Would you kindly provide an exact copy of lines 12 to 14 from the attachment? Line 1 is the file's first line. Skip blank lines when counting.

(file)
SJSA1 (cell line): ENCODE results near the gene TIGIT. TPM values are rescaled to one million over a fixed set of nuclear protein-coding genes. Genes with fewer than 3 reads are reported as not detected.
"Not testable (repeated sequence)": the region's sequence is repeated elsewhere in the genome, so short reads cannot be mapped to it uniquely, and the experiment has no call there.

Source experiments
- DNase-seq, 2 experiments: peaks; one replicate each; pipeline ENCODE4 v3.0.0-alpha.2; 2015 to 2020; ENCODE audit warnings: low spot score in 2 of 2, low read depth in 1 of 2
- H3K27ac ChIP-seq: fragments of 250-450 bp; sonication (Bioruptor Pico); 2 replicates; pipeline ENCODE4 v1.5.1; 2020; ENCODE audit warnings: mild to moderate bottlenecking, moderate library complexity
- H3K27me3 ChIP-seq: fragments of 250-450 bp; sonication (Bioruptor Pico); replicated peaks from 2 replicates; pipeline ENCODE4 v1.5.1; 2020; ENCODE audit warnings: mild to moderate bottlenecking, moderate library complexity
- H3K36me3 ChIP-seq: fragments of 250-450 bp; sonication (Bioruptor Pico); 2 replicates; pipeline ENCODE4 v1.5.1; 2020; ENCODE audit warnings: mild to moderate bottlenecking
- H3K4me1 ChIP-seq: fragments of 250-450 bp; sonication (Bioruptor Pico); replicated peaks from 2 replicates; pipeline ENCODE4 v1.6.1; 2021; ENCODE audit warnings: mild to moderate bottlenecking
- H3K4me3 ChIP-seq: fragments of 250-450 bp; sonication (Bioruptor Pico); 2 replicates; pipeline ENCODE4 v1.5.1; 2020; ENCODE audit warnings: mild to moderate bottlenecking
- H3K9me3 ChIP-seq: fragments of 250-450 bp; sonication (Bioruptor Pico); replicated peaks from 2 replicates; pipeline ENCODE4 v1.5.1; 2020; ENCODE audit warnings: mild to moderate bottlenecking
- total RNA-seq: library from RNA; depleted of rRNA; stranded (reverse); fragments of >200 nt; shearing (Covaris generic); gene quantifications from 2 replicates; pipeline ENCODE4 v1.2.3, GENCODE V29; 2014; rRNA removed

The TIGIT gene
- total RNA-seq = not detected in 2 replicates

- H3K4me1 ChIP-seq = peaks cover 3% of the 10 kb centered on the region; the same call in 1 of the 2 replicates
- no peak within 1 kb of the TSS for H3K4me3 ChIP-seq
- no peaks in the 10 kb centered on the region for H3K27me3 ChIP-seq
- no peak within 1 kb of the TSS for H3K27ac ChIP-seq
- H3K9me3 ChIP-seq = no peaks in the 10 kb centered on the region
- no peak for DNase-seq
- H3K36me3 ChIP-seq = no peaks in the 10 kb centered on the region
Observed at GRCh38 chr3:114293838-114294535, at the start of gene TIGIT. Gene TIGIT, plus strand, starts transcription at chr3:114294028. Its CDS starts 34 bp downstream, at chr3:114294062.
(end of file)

The TIGIT gene
- total RNA-seq = not detected in 2 replicates

- H3K4me1 ChIP-seq = peaks cover 3% of the 10 kb centered on the region; the same call in 1 of the 2 replicates